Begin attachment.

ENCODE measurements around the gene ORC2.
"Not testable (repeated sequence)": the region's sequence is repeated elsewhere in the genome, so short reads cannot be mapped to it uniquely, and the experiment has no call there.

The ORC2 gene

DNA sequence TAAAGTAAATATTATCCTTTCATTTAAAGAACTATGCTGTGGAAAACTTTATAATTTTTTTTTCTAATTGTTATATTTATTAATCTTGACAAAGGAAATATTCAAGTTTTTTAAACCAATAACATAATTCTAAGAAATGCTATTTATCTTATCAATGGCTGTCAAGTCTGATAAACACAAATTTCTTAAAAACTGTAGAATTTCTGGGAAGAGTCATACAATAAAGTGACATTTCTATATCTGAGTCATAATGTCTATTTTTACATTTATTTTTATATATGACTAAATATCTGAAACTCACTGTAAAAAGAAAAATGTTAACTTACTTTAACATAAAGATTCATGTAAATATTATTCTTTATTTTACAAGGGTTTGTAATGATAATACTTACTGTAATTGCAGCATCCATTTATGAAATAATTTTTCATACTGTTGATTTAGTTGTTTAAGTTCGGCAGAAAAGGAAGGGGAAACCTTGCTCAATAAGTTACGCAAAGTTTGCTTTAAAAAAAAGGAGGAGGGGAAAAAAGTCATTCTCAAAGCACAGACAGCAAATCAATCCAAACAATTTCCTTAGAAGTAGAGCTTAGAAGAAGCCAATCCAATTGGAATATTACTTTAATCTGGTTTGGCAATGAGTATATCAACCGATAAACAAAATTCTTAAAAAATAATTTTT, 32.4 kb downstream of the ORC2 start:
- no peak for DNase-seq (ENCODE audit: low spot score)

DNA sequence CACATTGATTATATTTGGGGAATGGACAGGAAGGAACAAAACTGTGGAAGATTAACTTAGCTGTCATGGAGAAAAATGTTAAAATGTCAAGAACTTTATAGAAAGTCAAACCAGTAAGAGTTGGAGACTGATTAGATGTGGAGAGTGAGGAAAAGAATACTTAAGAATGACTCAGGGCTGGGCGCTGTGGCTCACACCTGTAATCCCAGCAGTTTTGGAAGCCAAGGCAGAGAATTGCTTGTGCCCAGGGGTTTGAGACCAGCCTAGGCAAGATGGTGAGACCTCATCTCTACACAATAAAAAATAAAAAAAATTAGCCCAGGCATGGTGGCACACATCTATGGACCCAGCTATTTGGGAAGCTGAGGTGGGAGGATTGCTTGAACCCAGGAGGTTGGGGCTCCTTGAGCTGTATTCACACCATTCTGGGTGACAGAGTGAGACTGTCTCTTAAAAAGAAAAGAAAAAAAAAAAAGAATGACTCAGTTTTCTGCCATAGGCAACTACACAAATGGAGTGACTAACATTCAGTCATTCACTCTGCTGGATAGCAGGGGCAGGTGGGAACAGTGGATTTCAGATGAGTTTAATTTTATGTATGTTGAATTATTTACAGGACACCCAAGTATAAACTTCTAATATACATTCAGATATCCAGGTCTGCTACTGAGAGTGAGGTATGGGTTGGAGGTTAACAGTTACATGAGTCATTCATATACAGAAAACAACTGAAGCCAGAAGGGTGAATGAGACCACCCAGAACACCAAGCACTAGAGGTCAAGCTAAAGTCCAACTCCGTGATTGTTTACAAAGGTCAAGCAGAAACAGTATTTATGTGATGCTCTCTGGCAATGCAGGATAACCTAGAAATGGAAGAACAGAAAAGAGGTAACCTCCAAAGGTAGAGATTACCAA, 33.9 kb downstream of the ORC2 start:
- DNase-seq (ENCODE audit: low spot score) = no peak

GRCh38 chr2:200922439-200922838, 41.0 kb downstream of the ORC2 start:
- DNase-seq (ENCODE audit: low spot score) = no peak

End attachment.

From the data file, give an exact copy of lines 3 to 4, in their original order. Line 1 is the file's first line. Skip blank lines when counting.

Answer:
The ORC2 gene

DNA sequence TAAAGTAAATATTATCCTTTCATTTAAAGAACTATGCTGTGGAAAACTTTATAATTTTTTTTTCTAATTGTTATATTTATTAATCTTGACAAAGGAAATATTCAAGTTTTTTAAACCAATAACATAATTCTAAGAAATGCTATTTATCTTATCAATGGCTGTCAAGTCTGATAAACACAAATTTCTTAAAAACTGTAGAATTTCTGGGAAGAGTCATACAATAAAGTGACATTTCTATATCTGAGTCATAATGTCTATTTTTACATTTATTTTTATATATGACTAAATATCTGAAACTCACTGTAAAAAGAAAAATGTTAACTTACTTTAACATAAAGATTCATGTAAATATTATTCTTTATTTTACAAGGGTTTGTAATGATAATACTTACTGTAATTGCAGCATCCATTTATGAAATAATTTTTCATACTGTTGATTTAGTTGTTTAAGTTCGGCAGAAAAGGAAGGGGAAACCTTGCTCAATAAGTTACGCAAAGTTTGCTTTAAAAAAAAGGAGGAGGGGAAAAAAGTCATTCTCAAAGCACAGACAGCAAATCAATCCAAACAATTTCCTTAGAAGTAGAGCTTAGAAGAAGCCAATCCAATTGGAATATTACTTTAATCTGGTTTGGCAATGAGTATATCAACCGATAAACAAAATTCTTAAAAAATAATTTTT, 32.4 kb downstream of the ORC2 start: